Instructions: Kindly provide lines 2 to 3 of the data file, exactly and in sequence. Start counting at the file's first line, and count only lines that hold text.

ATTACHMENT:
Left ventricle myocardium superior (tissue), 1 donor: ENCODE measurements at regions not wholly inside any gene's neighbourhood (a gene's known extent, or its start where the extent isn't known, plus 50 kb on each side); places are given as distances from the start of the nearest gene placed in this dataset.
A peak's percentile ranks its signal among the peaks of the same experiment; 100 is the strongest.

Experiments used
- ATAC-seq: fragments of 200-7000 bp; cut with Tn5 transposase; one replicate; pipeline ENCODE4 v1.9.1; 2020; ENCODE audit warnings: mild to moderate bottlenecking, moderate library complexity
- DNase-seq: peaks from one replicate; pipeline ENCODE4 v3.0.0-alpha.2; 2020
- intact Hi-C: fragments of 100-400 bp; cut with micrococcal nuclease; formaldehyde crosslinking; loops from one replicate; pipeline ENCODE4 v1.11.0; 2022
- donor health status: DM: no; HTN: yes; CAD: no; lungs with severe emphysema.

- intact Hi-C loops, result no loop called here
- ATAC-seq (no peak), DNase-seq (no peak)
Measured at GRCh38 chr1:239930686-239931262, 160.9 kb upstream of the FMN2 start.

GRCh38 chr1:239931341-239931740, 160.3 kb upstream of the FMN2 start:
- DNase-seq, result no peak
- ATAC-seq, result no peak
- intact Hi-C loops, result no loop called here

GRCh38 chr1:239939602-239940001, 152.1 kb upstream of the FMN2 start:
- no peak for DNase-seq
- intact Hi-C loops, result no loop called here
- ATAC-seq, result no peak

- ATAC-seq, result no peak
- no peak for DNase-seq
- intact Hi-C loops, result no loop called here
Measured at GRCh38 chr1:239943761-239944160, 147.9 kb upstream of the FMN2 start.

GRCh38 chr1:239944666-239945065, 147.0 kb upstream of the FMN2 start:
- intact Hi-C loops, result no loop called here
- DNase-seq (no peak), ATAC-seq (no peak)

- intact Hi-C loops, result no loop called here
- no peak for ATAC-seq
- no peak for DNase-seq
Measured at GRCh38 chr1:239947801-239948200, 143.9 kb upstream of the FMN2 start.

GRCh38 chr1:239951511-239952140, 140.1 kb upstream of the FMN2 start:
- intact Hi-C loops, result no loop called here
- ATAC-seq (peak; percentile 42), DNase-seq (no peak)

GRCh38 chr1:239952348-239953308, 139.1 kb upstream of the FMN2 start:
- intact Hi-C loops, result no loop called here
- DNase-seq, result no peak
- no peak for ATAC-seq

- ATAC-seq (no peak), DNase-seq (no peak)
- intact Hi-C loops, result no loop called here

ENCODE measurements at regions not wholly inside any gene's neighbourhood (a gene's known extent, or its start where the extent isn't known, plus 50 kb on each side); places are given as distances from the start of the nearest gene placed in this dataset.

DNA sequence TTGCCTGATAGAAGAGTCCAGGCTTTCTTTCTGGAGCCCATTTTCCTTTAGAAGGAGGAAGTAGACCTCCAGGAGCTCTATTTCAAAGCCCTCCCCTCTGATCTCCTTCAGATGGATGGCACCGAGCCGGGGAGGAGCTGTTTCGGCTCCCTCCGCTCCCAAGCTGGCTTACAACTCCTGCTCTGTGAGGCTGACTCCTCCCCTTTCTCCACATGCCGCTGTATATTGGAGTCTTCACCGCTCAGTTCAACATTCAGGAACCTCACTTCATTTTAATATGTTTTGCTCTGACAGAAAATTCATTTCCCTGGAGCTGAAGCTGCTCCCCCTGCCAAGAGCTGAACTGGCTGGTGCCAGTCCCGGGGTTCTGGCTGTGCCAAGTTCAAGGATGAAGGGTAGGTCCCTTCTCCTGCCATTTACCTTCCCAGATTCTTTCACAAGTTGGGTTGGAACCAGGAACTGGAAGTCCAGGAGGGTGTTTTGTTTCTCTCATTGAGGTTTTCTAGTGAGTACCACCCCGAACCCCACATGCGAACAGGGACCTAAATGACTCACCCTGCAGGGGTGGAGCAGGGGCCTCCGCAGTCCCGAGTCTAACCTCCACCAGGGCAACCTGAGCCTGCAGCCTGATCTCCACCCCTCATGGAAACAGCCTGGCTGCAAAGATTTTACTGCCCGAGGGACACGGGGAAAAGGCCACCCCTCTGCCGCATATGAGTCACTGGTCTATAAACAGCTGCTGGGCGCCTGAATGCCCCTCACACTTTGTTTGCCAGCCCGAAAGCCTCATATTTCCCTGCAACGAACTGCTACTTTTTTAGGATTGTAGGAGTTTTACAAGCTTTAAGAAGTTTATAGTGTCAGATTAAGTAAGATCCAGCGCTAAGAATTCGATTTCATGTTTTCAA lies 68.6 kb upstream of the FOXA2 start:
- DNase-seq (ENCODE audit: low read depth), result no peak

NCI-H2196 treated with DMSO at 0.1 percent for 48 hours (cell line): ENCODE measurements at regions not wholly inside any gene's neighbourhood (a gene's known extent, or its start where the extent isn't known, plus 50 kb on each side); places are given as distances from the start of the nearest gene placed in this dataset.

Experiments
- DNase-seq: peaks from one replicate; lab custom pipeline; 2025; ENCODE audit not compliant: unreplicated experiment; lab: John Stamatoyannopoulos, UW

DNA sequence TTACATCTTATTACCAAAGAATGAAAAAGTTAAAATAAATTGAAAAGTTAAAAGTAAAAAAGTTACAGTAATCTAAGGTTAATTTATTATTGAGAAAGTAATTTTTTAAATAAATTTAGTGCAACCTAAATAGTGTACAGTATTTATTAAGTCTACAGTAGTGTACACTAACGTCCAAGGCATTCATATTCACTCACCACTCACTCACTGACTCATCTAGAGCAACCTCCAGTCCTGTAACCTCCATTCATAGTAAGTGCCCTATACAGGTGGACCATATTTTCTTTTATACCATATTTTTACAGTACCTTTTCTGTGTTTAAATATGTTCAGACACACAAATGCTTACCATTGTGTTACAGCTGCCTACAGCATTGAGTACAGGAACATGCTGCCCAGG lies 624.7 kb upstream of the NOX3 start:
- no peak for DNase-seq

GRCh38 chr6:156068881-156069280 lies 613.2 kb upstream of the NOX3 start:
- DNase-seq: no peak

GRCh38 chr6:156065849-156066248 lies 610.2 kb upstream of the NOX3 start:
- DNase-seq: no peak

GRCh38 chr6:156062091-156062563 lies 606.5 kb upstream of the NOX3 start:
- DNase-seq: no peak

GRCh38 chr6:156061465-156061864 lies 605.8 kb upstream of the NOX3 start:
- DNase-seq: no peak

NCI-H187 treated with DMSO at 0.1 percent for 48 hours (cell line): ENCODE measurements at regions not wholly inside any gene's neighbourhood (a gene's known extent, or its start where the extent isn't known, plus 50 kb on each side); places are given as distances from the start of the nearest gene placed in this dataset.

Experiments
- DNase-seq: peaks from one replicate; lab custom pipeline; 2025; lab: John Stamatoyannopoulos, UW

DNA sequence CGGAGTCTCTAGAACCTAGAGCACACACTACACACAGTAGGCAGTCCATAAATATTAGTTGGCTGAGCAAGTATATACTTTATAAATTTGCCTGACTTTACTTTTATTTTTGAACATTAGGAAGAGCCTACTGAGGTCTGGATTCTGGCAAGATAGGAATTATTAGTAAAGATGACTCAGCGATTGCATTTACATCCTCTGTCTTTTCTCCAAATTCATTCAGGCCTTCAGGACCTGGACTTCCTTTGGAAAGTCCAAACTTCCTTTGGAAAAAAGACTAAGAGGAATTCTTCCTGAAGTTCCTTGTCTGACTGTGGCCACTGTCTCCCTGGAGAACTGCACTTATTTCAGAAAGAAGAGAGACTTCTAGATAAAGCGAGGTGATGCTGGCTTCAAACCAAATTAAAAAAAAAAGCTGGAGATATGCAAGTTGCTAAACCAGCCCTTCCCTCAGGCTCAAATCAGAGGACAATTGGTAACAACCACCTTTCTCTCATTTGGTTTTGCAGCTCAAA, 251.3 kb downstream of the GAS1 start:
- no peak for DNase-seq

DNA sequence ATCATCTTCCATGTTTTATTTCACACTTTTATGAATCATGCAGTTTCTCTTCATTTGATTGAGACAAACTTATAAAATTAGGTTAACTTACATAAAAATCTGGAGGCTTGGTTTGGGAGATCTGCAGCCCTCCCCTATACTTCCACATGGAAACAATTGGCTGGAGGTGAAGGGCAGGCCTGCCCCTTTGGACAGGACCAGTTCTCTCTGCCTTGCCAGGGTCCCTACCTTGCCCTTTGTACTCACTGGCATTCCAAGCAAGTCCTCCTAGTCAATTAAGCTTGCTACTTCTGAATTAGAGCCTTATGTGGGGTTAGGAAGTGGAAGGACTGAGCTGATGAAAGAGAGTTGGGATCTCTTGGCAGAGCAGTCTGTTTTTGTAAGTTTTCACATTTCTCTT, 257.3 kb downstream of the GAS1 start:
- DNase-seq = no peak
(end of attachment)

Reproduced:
A peak's percentile ranks its signal among the peaks of the same experiment; 100 is the strongest.

Experiments used